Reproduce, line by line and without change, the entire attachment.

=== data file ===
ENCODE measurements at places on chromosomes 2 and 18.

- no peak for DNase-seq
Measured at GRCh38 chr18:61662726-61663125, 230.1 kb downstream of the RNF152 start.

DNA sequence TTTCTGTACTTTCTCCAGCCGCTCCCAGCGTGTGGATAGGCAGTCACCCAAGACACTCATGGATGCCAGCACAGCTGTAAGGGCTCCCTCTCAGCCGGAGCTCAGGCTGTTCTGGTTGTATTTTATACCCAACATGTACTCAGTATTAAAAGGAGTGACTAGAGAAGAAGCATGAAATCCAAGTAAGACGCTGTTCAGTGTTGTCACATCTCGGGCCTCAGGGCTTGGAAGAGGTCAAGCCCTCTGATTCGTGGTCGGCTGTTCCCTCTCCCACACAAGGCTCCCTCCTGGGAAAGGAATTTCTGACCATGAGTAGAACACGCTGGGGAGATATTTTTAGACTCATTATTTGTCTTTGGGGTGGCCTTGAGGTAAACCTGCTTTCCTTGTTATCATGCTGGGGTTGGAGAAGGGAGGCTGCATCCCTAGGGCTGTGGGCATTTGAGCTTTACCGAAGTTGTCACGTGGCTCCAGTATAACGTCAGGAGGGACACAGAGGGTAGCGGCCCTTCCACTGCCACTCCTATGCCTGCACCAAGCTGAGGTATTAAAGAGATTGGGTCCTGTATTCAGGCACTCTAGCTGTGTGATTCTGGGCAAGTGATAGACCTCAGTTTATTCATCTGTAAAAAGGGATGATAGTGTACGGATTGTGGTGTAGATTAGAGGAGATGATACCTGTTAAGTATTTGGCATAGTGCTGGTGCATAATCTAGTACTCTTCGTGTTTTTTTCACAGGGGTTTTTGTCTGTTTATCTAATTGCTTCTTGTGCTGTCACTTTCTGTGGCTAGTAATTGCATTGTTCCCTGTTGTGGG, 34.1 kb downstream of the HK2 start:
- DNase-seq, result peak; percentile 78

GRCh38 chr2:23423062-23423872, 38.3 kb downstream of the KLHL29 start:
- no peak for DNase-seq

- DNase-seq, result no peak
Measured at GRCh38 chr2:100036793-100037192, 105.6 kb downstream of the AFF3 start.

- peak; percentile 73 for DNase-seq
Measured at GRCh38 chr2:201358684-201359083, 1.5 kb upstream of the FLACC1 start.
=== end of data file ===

ENCODE measurements at places on chromosomes 2 and 18.

- no peak for DNase-seq
Measured at GRCh38 chr18:61662726-61663125, 230.1 kb downstream of the RNF152 start.

DNA sequence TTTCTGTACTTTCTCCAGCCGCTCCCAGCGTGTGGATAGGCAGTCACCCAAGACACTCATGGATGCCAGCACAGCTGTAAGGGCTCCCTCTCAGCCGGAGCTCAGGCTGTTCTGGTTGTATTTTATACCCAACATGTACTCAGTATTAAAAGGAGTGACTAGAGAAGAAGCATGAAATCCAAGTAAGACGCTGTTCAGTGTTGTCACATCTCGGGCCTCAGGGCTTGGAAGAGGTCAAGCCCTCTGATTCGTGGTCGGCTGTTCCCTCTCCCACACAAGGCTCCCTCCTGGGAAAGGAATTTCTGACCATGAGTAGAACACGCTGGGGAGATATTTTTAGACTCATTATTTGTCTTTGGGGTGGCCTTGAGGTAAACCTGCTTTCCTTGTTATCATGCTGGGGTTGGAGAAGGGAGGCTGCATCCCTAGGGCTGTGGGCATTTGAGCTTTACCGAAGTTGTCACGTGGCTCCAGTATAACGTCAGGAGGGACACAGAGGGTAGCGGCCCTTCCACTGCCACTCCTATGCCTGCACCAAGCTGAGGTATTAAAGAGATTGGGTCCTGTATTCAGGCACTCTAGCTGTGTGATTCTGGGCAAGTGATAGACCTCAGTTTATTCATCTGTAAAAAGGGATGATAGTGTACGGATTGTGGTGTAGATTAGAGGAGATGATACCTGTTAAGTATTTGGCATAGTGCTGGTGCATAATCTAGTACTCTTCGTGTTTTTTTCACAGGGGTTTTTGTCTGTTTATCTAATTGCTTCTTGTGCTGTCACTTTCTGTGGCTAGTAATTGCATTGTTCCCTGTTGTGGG, 34.1 kb downstream of the HK2 start:
- DNase-seq, result peak; percentile 78

GRCh38 chr2:23423062-23423872, 38.3 kb downstream of the KLHL29 start:
- no peak for DNase-seq

- DNase-seq, result no peak
Measured at GRCh38 chr2:100036793-100037192, 105.6 kb downstream of the AFF3 start.

- peak; percentile 73 for DNase-seq
Measured at GRCh38 chr2:201358684-201359083, 1.5 kb upstream of the FLACC1 start.